Mengtian successfully docks with space station combination (Graphic: Deng Zijun/GT)
The Mengtian, the third and last part of the three-module China Space Station basic structure that docked with the orbiting combination of earlier modules early on Tuesday, is expected to carry out a transposition maneuver on Thursday, after which the China Space Station will complete the formation of the T-shape structure.
Sources with the China Manned Space Agency (CMSA) confirmed with the Global Times on Wednesday that the transposition of the Mengtian from the Tianhe's forward docking port to the space station core module's docking ring on the side will happen on Thursday.
The Wentian, the first space station lab module, completed its in-orbit transposition on September 30, which marked the first time that China has completed the in-orbit transposition of a large-scale spacecraft cabin by applying transfer facilities, according to the CMSA.
During the transposition, the Wentian lab module first completed its state configuration and separated from the space station's core module, the Tianhe. Later, the Wentian conducted its transposition and then docked with the side port of the space station's node cabin. The Wentian's transposition took about one hour, according to the CMSA.
Yi Zhikun, chief designer of the manned space product department of the Shanghai Academy of Spacecraft Technology (SAST,) the main contractor and developer of the Mengtian lab module, told the Global Times that the Mengtian's transposition, just like the Wentian's operation, will involve similar stages such as the unlocking and separation of the lab module from the core module's forward port, and the berthing, locking and sealing with the side port after the transposition to form a two-way passage between the modules.
"Only when the three modules complete their assembly and form the T-shape structure in orbit, can we declare that we have achieved all preset goals. Only when they complete the T-shape basic structure, can the power supply, information and thermal control systems deliver their best performances and support relatively larger experiments," Bai Linhou, deputy chief designer from the space station system at the China Academy of Spacecraft Technology (CAST), told the Global Times, explaining why the feat was of great significance in the overall building of the China Space Station.
Pang Zhihao, a Beijing-based senior space expert, told the Global Times on Wednesday that the forming of the T-shape structure after the transposition of Mengtian would also make the three-module space station combination symmetrical, which will reduce the energy consumption used to maintain the space station's altitude.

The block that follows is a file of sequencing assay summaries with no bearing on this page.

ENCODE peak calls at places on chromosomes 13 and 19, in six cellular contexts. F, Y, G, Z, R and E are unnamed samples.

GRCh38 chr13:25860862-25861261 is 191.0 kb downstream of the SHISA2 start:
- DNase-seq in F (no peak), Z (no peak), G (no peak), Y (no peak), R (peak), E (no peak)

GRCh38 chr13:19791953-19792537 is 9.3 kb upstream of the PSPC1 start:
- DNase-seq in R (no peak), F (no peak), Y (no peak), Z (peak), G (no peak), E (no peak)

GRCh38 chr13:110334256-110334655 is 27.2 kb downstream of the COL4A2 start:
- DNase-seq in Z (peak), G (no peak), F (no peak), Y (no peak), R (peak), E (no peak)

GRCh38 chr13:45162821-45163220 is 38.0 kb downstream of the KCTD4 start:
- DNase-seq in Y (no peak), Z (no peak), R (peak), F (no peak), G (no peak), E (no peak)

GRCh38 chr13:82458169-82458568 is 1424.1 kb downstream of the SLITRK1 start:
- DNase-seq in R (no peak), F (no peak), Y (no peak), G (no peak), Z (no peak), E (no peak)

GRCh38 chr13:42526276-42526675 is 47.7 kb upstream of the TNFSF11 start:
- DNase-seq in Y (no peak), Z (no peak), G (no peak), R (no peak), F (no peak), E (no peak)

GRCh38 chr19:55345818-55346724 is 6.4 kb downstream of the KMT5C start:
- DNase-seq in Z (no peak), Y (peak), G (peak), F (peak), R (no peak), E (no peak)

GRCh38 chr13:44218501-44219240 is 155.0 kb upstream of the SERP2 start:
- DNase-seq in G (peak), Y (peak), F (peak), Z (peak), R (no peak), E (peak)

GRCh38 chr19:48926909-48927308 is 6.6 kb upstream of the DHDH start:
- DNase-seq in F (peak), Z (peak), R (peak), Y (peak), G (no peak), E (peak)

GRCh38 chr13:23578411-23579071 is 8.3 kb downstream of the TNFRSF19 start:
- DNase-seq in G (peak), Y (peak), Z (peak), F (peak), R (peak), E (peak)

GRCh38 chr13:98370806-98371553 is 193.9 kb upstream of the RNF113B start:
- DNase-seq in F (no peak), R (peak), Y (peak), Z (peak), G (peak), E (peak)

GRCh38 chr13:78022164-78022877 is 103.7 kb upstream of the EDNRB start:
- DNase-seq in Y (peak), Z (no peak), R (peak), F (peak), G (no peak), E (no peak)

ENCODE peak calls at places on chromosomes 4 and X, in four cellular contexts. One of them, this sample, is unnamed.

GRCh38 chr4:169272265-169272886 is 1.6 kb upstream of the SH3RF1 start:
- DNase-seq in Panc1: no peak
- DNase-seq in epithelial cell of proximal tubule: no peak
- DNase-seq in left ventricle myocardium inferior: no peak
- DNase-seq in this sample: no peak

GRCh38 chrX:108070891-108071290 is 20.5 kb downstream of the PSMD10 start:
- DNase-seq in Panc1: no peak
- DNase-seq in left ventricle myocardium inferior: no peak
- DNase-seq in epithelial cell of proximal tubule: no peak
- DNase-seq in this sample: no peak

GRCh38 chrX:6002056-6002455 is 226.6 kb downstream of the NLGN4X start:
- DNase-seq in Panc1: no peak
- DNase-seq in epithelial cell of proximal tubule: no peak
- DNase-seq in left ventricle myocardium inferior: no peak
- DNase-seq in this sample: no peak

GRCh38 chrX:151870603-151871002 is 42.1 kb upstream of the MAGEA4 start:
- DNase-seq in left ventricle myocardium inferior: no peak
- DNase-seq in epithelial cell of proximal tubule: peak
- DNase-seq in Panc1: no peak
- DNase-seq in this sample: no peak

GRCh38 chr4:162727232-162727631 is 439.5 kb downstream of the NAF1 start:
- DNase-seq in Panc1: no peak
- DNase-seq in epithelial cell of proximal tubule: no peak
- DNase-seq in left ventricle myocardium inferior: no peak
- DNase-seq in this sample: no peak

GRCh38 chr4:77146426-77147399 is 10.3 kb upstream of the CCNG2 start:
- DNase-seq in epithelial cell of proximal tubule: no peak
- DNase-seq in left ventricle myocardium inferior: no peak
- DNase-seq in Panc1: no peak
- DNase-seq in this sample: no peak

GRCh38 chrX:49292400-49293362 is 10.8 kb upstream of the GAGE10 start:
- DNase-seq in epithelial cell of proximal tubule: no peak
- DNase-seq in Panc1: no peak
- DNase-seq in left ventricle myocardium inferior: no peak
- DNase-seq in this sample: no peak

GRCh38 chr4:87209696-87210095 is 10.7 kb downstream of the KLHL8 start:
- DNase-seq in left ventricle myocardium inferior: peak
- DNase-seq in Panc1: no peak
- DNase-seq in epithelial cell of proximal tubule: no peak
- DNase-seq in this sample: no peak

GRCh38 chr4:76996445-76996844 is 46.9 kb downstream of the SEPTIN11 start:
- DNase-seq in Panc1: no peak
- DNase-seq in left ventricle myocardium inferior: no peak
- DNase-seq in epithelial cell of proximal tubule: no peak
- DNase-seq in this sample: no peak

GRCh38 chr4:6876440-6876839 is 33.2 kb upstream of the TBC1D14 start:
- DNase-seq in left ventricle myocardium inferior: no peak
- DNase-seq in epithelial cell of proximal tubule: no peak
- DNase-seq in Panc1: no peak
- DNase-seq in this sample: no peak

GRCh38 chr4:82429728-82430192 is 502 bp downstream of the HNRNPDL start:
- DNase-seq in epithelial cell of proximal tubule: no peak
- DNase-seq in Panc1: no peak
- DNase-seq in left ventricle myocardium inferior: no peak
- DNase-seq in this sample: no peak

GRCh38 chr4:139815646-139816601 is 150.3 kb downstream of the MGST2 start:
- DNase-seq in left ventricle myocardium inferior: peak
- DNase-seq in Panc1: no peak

Pang said that unlike the International Space Station that is jointly developed and operated by 16 countries, the China Space Station was independently developed and built by China, with lower costs yet higher reliability.
Technology adopted by the China Space Station is also newer and more advanced, Pang said, listing cutting-edge technology including the giant flexible solar panels, recyclable life support system, and the third-generation highly flexible smart robotic arms.
Although the China Space Station is smaller than the ISS, it is more efficient, Pang said, as the weight of scientific research and experimental equipment in the China Space Station accounts for a higher proportion of the weight of the entire space station than the ISS, and the power supply for scientific experimental equipment accounts for a higher proportion of the power supply of the entire space station than the ISS.
The China Academy of Sciences (CAS) loaded eight scientific experiment cabinets inside the Mengtian module, covering fields including the basic physics of microgravity, space materials science, microgravity fluid physics as well as combustion science, Liu revealed.
The CAS scheduled some 40 scientific experimental projects in these fields, and they will be carried out in accordance with the overall plan.
The world's leading multidisciplinary science journal Nature on October 28 reported that the Chinese Tiangong Space Station "is expected to host more than 1,000 scientific experiments over its lifetime of at least 10 years."
These include studying the effects of microgravity on living tissues and the behavior of fires, the Nature article said.